Welcome to our blog! I've been meaning to write our first blog post for weeks now but as you can imagine, getting set for the big move has been crazy!

For starters, we currently live in the burbs in Oakville, Ontario and both just recently moved back to this home town of ours after finishing school down town Toronto and in London, Ontario. We were looking for interesting jobs, something to spice up our lives and found an ad in the classifieds of our local paper. To make a long story short we applied for a job, got the job, and are now moving to Iqaluit to work as a bakery supervisor and a general merchandise supervisor at Northmart. As of now we plan to be there for two years and will fill you in if that changes. We have lists and lists of things to do and see and are incredibly excited about them!

Matthew and I have had so many loved ones to say good-bye to and even more shopping and researching to do. To be honest, neither of us have even started packing yet. I do however have a designated "packing area" that my wonderful mom set up for me in her dining room. The dining room table is pushed up against the wall with all of my toiletries, non perishable foods, and way too many accessories on top of it. All of my clothes have been neatly folded and are sitting on the dining room chairs waiting patiently to be sorted and packed away.

Getting ready for this trip started out as a huge excitement as I searched any information I could find on Iqaluit, Nunavut. Stores, pass times, people, blogs! It was an Internet scavenger hunt. Blogs have been my saving grace. Especially a blog belonging to Jaime, shout outs, because everything of value that I know about travelling to Nunavut has come straight from her blog at http://newnavut.blogspot.com/. She lived in Nunavut for four years and recently moved back to the South. My greatest hope is that Matthew and I will be able to follow in her foot-steps and keep the details from the North coming for anyone else who wishes to transplant to Iqaluit.

The other night we had a bon voyage dinner with my dad's side of the family. They were wonderful to us! We got all sorts of much needed accessories... tampons, q-tipps, dryer sheets, brita filters, stamps, burned dvds, and a small stash of chocolate to name a few, along with so so much love! Tonight we had our final family dinner with Matt's family... which also served as my last farewell to East Side Mario's Cheese Capaletti. During dinner Aunt Janet gave us battery powered heated socks! Which I'm guessing will come in incredibly handy. Family is by far the hardest thing for us to leave behind.

My mind is so all over the place! We've been editing, crossing off and re-writing packing lists for months. I think my list is finally down to a few essentials that Walmart has inconveniently been out of stock of, and a few things that I plan to order off the net when we arrive at our new apartment in Iqaluit. Of course all this running around and stress has pushed Matt (who has been playing 'Melissa's personal driver') to near snappage.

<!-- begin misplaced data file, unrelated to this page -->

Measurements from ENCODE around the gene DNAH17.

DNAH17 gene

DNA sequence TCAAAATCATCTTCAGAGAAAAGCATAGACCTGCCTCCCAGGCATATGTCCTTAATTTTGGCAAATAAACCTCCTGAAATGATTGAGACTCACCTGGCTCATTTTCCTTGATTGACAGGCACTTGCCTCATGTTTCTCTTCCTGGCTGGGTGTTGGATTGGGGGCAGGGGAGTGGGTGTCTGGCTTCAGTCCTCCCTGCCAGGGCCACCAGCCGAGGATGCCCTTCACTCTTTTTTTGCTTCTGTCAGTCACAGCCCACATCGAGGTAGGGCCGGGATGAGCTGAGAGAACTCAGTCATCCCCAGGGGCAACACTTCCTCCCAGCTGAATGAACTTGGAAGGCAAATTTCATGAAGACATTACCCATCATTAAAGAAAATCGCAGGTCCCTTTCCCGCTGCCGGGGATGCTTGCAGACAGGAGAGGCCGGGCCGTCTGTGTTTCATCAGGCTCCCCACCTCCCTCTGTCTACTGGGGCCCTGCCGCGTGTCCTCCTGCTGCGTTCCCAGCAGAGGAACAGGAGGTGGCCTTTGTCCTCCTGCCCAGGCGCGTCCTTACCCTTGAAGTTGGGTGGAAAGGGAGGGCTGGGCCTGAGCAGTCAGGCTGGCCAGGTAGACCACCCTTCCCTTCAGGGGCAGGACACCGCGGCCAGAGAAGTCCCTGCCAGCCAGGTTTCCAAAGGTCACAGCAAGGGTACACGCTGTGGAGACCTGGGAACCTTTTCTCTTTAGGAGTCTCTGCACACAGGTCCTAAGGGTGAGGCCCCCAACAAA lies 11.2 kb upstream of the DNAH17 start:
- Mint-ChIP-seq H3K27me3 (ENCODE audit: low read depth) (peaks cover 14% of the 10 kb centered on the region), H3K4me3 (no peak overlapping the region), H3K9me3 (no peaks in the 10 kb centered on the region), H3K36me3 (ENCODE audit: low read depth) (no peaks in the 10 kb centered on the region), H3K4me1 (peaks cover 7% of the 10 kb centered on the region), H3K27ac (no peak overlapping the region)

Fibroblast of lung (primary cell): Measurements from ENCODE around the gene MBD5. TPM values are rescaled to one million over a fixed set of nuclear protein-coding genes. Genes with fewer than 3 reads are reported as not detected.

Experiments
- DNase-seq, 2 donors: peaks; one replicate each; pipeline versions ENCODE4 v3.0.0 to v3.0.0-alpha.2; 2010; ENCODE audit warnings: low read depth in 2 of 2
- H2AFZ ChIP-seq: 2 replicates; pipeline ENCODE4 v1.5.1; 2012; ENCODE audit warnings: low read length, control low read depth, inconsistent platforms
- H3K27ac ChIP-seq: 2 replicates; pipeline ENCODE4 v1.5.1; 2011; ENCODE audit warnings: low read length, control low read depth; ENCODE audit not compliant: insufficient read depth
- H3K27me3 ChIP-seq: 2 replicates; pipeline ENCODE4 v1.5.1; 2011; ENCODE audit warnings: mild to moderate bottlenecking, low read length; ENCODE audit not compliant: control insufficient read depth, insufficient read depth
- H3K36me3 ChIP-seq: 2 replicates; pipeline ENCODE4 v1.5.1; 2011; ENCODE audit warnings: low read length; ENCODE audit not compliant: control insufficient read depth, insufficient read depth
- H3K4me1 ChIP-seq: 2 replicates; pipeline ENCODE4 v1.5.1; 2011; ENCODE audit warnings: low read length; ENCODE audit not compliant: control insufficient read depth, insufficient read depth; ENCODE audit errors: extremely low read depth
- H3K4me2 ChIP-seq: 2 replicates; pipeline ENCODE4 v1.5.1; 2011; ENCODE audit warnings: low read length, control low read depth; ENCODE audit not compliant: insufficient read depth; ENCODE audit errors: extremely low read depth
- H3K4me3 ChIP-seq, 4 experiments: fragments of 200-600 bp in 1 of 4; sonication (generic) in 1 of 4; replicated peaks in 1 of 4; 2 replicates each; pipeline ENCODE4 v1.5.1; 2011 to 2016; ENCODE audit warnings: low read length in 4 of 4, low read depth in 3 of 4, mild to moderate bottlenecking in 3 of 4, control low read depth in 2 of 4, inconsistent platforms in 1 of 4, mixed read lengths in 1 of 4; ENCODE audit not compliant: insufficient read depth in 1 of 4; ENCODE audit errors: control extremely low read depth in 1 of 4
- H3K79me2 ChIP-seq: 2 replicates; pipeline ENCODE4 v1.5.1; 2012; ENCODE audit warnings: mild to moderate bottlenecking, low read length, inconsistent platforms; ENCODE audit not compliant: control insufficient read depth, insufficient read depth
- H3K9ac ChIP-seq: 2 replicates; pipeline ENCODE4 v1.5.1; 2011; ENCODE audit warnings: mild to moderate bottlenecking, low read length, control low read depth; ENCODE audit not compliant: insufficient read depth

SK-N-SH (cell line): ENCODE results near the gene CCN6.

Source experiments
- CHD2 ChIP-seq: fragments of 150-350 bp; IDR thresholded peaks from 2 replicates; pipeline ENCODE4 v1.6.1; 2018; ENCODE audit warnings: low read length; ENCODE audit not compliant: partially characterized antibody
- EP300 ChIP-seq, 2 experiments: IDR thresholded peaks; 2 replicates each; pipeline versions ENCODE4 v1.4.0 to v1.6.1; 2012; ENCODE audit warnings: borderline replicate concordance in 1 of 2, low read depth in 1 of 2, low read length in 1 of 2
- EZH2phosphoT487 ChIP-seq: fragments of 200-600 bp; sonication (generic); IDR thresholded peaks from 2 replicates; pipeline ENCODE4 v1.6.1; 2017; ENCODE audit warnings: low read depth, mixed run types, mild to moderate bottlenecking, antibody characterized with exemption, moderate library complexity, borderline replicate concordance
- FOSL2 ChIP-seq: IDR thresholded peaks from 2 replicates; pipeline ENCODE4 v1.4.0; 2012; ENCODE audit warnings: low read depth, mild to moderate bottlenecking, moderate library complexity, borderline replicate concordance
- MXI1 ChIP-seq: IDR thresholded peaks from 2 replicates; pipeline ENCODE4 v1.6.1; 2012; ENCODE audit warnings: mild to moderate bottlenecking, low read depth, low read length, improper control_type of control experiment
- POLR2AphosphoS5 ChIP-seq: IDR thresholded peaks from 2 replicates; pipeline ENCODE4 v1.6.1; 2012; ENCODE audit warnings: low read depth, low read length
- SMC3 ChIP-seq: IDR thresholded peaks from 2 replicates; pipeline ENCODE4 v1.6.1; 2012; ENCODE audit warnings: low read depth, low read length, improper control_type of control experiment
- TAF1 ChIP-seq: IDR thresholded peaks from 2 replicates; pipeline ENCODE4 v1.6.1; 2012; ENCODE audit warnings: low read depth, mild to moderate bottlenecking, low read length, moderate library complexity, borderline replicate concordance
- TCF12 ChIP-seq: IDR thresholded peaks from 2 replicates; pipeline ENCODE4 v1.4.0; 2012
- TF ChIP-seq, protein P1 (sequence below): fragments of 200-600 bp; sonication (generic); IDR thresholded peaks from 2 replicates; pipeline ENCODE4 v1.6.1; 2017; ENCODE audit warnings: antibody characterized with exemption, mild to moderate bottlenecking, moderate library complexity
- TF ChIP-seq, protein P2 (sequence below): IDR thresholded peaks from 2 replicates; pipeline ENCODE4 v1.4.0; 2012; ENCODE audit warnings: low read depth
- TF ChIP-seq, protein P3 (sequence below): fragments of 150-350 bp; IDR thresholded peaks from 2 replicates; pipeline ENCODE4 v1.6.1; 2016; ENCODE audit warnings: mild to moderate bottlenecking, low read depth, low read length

The worst part of checking off things on the packing lists has been hunting down cat carriers to take on the plane! Who would have thought? We hit up the two biggest pet stores in Oakville and Mississauga, Rens Pet Depot and Petsmart and neither had a cat carrier that fit Air Canada's specifications. (10.5 inches high and soft sided - and the hard sided carriers have to be an inch and a half  shorter than that!)  We spent an hour on hold waiting for an Air Canada representative, hoping that she would tell us they would be lenient by an inch but alas, no such luck. She read us the sheet of details that we had already read over a hundred times off of their website. Eventually we found one! for $45.99 at Ryan's Global Pet foods. They even had someone bring over a second carrier from their other location and we got to pick it up the same day. For the trouble we've gone through I pray all will go well with my babies Jack and Sadie on the flight. After reading Jaimes blog, I knew I couldn't go through the nervousness of having my cats in cargo, so I am hoping with every ounce of my being that they are quiet and well behaved while stowed under our seats.

We are taking the cats as our carry ons and taking two suit cases each. Matt is a huge hockey fan so will be having his equipment shipped up to us and I am an avid baker and cake decorator so will probably ship some essentials to myself, along with all the fantastic things I picked up on my Costco shopping spree the other day.

Our flight leaves on the 19th, so wish me luck as I attempt to cross off the last items on my check lists and to-do lists and pack pack pack.

With love from... Oakville, for now.